Furthermore, they still keep the old tradition of serenading during the Christmas season, while we on the mainland almost stop serenading. For example, I remember in the middle 1970s, when some mainlanders were copying and imitating the rockers Christmas reggae music culture from Jamaica, but it did not last. The younger generation of Grenadians prefers the melee parang because the lyrics and picong is part of their Grenadians heritage.

So, due to the fact,  that the culture of music keeps on evolving, I think it is very important for the young people to know that their activities of celebration during the Christmas season are different from our time.

On the other hand, we must congratulate the people of Carriacou and Petite Martinique for preserving their rich culture of string band music and musicians. Their musical influence is very popular in the celebration of Christmas in our Tri-Island State throughout the month of December.  However, over the years some mainland artists have learned to master the melee parang music culture with their slightly different flavour as part of the musical evolution.

Therefore, persons who are involved in the entertainment business industry such as our deejays, owners of radio stations and others who are financially benefiting from the industry, must say thanks to the people of Carriacou and Petite Martinique for creating this unique genre music melee parang.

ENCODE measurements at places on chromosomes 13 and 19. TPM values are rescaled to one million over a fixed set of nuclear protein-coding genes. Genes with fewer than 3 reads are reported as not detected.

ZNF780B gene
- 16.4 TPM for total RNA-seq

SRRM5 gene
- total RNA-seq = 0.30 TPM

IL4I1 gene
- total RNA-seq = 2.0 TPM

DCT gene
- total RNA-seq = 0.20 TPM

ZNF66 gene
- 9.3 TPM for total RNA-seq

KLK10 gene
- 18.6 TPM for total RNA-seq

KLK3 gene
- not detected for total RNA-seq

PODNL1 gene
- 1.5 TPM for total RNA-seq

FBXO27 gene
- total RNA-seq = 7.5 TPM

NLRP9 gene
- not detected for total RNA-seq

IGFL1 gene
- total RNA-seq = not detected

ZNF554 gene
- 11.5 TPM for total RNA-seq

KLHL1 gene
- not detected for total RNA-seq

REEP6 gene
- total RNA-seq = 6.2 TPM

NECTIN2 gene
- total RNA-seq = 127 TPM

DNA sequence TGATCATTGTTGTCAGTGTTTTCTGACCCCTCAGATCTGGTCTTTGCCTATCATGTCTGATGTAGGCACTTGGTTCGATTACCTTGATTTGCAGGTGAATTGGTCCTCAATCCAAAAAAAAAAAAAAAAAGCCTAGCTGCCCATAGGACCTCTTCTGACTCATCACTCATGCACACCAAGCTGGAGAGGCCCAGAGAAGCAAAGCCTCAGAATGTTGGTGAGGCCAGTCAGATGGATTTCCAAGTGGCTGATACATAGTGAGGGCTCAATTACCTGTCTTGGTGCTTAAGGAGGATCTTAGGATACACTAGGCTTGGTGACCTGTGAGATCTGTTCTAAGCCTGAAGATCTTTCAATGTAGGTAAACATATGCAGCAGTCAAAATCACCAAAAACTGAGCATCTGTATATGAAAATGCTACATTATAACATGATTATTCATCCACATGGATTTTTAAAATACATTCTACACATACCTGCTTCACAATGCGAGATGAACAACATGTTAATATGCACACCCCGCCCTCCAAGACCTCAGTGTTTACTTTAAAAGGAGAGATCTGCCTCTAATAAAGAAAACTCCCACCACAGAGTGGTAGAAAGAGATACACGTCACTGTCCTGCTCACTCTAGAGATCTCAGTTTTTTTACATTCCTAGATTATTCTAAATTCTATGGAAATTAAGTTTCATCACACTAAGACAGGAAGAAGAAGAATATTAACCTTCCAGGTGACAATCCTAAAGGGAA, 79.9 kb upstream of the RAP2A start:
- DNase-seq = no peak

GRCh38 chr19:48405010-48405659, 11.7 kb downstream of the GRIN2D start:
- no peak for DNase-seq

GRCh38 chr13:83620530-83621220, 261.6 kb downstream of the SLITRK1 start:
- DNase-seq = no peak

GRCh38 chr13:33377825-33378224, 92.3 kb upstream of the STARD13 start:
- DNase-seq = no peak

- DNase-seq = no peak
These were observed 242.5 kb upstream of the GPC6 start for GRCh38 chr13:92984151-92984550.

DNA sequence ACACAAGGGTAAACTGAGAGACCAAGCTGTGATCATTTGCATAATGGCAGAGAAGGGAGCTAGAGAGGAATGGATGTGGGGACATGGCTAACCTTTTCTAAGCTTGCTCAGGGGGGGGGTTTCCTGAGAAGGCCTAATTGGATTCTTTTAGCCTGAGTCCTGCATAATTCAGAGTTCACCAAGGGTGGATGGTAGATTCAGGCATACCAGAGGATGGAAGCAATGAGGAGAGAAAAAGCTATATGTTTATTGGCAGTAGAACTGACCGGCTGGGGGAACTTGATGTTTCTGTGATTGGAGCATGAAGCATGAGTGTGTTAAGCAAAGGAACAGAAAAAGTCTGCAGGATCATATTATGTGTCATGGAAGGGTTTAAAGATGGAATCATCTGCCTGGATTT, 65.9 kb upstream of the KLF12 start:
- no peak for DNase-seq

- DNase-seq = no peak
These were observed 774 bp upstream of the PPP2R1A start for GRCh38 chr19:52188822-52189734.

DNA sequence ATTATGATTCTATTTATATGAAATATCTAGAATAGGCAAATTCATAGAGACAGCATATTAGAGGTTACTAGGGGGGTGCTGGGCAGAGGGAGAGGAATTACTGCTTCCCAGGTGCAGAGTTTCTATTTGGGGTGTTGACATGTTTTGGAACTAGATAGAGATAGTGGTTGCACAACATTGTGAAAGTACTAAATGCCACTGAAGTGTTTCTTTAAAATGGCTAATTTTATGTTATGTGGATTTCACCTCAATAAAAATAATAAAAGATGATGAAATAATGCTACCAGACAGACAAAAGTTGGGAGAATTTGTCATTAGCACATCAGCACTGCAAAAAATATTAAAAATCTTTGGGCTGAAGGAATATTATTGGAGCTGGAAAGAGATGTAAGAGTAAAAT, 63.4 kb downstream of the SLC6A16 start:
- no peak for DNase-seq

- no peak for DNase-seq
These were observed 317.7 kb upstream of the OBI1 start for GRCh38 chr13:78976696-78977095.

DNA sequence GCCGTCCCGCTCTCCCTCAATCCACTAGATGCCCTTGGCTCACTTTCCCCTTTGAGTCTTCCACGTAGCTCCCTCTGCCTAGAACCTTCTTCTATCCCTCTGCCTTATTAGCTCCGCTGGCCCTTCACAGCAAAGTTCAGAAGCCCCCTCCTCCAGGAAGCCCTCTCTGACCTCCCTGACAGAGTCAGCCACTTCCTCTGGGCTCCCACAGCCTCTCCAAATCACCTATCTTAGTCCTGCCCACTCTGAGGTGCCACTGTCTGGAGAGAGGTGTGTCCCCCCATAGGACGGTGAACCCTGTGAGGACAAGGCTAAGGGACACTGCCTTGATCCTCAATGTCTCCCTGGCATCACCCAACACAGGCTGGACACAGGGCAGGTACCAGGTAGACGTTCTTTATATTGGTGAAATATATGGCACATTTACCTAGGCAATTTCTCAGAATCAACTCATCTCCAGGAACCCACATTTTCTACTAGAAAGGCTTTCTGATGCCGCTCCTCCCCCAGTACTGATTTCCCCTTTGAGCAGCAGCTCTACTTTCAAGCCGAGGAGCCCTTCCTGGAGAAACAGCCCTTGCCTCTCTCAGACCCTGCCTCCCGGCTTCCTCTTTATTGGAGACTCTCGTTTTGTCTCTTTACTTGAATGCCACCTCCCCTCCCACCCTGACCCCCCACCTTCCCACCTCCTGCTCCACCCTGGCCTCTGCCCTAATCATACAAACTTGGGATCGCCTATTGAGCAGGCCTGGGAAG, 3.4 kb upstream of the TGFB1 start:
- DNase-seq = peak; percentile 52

So you see how things and times have changed eh!  Carriacou and Petite Martinique are small in size but their contribution is great.   I am begging mainlanders to learn from the sister islanders and stop imitating foreign cultures. I am pleading to them to stop bleaching our rich Grenadian culture. Go back to the roots. Bring back the serenade culture in the Christmas season.

 

Grenada needs a new political party to end the oppression

 

Grenada’s ruling New National Party (NNP) government deducted money from striking public workers salary. The vast majority of these workers are black Grenadian women and some them are single mothers, plus they have extended families to support based on our society family structure inherited from our African fore-parents. So, when will the oppression end from slavery to this present time?  

Basically, this form of oppression is not new to the vast majority of  Grenadians. It started when the French colonists committed genocide against the native population of Caribs and after that, the French political writers wrote fake history and tell us that the native people jumped to their death during the last battle with the French army in Sauteurs because they did not want to surrender.  Now, today Sauteurs town is known for its historical site Leapers Hill.